Posted on April 17, 2017
Singapore is one of the densest cities in Asia. Yet among the legion of skyscrapers, many of which of course provide housing to its 5.7million inhabitants, are great examples of low rise and heritage buildings which have been preserved.
There are exceptions, but generally the low rise sits side-by-side with the high rise. And it works. There’s less of the wall-to-wall skyscrapers that you see in New York.
Singapore has achieved more liveable density, and they have done this by having heritage, or diversity as they call it, embedded in their planning framework.
The Centre for Liveable Cities has produced a (lengthy) guide outlining the ten principles to achieving liveable, high density cities. Embracing diversity, including heritage, is the second principle. City-wide master plans which are both credible and funded have also been at the heart of the achievement.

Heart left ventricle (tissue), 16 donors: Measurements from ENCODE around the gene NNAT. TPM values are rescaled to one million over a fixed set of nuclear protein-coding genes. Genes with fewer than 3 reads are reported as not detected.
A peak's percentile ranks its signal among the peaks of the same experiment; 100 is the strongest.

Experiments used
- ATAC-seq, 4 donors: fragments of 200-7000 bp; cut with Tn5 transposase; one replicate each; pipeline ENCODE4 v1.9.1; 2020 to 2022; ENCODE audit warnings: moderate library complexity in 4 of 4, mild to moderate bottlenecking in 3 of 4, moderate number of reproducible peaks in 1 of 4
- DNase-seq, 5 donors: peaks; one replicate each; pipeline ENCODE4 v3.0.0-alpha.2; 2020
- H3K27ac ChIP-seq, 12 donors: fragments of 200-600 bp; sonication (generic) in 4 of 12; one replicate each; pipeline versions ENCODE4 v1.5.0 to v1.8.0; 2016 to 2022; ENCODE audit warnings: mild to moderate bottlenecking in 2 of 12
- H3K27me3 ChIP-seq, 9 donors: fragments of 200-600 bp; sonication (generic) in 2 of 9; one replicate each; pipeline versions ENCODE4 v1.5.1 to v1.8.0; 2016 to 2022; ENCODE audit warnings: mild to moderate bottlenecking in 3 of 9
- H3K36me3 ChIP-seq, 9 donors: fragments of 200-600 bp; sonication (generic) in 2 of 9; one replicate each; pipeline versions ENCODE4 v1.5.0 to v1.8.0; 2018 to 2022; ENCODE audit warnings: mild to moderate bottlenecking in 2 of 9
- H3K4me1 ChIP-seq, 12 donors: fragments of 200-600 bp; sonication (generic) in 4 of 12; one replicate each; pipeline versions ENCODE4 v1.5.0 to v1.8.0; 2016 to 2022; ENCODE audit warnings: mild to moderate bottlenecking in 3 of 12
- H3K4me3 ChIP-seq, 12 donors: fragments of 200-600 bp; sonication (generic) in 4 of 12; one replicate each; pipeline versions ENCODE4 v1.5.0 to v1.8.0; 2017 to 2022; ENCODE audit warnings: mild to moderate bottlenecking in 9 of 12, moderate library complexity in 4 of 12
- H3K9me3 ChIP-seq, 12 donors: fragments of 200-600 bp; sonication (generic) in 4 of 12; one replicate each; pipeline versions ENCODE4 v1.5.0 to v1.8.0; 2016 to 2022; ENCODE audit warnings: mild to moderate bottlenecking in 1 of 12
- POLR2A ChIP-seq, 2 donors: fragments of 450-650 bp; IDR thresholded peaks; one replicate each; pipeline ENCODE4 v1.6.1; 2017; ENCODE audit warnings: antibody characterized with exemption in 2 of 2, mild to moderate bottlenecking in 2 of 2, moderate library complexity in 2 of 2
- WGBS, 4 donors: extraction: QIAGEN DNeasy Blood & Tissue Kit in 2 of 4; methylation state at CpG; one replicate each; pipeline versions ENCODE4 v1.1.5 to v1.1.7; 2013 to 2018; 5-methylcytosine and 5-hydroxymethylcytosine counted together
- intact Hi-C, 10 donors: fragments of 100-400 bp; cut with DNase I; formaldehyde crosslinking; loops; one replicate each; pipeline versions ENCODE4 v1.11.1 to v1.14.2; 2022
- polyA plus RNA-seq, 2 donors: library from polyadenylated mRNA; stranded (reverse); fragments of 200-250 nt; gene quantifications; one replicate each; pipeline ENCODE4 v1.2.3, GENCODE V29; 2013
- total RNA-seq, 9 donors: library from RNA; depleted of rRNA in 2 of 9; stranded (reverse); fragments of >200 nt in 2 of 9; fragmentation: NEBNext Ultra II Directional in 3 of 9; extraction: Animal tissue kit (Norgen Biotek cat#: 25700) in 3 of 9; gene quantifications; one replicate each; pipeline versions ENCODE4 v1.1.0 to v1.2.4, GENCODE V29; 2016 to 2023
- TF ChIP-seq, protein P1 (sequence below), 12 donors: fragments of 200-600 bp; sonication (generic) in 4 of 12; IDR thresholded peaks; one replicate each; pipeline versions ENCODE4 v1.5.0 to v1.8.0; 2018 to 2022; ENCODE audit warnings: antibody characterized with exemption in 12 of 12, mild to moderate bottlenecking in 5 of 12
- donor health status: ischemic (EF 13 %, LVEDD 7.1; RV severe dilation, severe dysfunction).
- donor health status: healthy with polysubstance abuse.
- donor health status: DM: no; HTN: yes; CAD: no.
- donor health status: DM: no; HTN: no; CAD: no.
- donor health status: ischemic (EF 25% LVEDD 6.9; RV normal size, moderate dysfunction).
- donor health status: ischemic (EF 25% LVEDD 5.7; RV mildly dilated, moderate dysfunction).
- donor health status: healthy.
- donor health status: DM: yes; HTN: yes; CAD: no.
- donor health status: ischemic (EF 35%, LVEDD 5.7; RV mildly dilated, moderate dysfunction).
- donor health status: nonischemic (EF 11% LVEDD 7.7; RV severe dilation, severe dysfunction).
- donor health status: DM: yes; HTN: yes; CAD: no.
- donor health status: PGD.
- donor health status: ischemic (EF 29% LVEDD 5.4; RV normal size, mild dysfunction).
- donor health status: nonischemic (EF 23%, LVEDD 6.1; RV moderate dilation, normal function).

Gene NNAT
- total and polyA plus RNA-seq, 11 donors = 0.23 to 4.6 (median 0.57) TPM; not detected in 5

This has seen both a “mixed used” approach as the above image indicates, but also concentrations of high rise or heritage where that is justified – as below.
Of course built heritage has been lost as Singapore has transformed itself from a third-world city into a first world metropolis. But today, the city provides a clear guide, through its planning framework as well as built examples, for many other cities of how to achieve both dense growth and heritage preservation.